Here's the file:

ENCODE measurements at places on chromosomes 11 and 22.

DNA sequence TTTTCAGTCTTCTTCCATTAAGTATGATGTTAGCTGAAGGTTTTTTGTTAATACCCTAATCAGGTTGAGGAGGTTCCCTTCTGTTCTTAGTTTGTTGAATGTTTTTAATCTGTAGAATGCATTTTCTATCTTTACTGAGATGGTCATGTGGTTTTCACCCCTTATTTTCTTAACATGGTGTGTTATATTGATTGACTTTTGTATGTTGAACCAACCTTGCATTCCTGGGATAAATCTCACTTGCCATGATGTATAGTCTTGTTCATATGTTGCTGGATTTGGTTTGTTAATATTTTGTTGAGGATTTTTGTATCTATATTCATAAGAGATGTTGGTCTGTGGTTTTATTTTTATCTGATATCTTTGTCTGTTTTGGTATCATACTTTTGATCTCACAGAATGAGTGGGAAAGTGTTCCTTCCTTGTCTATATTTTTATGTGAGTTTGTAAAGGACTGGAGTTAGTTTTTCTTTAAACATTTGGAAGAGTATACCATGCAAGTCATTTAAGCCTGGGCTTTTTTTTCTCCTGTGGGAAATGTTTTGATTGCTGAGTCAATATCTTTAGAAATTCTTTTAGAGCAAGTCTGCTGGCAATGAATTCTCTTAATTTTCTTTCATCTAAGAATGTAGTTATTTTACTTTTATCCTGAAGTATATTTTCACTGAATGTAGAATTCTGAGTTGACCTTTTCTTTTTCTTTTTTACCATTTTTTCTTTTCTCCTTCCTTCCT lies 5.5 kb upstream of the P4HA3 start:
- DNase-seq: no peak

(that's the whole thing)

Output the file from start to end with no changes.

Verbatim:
ENCODE measurements at places on chromosomes 11 and 22.

DNA sequence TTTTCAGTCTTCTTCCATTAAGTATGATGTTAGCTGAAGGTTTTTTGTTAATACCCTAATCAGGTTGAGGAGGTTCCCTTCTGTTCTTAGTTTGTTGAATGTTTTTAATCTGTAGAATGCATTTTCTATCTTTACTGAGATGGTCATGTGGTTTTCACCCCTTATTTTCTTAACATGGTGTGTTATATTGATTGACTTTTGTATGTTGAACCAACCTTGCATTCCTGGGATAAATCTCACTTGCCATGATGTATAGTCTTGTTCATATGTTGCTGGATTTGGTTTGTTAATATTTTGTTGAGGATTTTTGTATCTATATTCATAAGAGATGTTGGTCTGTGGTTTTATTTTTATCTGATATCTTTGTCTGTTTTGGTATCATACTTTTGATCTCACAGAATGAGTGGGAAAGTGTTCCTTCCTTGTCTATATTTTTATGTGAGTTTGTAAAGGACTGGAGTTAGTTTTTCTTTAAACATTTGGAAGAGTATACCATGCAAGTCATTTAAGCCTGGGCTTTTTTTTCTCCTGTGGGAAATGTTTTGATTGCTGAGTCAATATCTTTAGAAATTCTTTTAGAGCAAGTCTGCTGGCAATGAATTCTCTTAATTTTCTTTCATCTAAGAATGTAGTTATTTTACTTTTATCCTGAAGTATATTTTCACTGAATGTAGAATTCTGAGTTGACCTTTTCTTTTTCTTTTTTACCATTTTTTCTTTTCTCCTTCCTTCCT lies 5.5 kb upstream of the P4HA3 start:
- DNase-seq: no peak